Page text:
Stiftung Tierärztliche Hochschule Hannover (TiHo)

"We have a ticking time bomb" : a qualitative exploration of the impact of canine epilepsy on dog owners living in England

Pergande, Amy E ORCID; Belshaw, Zoe; Volk, Holger A ORCID; Packer, Rowena M A ORCID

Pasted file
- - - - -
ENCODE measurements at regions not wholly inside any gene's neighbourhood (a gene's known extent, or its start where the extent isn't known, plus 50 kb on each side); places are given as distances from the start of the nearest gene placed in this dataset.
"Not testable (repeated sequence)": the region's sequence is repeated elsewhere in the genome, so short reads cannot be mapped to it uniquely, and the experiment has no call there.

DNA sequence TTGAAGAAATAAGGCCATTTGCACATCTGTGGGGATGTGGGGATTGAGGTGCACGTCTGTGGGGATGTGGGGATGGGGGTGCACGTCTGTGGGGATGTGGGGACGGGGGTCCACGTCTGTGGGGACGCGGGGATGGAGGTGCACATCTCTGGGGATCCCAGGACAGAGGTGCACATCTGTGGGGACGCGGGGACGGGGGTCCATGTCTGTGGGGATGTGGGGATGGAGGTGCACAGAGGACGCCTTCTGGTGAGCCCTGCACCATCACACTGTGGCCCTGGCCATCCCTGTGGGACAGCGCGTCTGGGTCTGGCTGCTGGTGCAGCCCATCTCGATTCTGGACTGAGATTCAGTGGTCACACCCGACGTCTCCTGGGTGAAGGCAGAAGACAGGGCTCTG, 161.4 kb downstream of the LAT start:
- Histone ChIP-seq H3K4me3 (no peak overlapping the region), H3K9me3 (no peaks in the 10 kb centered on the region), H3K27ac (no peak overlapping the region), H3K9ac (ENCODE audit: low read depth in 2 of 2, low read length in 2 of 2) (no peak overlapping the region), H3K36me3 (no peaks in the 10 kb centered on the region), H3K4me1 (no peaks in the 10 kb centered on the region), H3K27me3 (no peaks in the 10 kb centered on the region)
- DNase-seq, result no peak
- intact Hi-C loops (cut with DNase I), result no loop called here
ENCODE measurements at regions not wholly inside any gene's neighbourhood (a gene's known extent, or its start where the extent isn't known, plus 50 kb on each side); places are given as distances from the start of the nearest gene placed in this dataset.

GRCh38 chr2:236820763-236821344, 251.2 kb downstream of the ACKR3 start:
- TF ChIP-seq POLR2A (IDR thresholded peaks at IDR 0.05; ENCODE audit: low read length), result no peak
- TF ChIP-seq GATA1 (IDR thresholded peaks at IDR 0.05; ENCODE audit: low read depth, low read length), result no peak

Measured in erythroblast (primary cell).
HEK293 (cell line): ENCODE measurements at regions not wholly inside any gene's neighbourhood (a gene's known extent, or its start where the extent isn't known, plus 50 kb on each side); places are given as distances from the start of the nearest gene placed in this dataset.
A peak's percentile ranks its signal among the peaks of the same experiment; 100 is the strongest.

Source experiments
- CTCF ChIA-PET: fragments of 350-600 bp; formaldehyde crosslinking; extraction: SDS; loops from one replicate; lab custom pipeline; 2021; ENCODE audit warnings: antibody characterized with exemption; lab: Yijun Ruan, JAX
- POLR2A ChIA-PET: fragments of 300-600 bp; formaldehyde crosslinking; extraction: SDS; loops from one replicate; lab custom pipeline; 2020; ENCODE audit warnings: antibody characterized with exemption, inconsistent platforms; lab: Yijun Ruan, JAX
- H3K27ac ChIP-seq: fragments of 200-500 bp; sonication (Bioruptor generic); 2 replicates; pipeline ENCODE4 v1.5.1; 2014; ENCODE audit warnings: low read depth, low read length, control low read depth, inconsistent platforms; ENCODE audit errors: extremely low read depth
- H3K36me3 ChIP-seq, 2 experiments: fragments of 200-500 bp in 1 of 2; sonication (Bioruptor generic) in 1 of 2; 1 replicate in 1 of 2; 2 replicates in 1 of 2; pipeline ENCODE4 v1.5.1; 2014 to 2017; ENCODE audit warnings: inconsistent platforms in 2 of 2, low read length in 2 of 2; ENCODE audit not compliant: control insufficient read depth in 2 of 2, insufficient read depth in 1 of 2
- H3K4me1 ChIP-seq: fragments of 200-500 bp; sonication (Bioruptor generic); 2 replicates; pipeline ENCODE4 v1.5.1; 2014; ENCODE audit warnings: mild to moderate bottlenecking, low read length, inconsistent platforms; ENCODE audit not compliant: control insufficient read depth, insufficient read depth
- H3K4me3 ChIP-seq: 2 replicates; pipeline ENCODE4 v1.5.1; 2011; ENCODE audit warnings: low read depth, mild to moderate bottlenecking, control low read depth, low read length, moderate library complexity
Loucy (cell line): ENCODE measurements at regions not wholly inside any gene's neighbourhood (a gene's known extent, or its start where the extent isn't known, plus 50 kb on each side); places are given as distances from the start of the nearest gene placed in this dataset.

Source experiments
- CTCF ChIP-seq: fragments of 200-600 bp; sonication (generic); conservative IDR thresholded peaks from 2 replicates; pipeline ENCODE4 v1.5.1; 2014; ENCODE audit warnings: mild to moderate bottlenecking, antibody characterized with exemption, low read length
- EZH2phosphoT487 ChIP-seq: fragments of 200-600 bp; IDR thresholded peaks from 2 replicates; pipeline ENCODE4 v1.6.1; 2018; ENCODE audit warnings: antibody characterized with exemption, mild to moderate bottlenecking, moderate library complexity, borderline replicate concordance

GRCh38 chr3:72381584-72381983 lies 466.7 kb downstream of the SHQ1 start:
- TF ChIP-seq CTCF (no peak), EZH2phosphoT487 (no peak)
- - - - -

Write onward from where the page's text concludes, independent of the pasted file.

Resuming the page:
Background: Idiopathic epilepsy is a common neurological condition in dogs. Previous research has focused on clinical aspects of seizure management in dogs with idiopathic epilepsy with little attention given to the emotional and logistical challenges for their owners. The current study aimed to explore the impacts of owning a dog with idiopathic epilepsy on owner quality of life and lifestyle, using qualitative methods. Methods: Owners of dogs with idiopathic epilepsy living in England were recruited via social media and word of mouth, and then selected using purposive sampling to participate in face-to-face semi-structured interviews. Epilepsy management was explored through in-depth accounts of owner experiences and influencing factors. Interviews were recorded and transcribed verbatim and thematic analysis was used to construct key themes. Results: Twenty-one interviews were completed. Almost all owners had made lifestyle changes in order to care for their dog, including substantial modifications to routines and, in some cases, employment. Many owners discussed a very emotionally close dog-owner bond, and described experiencing frequent feelings of fear, stress and uncertainty regarding their dog's health. Friends, family and colleagues did not always understand the magnitude of commitment required to care for a dog with idiopathic epilepsy. This, combined with a fear of leaving their dog unsupervised, had social implications in some instances and lead to increased use of the Internet and online groups for peer support. Conclusions: The commitment required to care for a dog with idiopathic epilepsy, and the lifestyle changes made by their owners, may be far greater than previously estimated. Further consideration of these factors by veterinary professionals and the friends and families of owners of dogs with idiopathic epilepsy could improve owner quality of life, and facilitate the provision of additional support.

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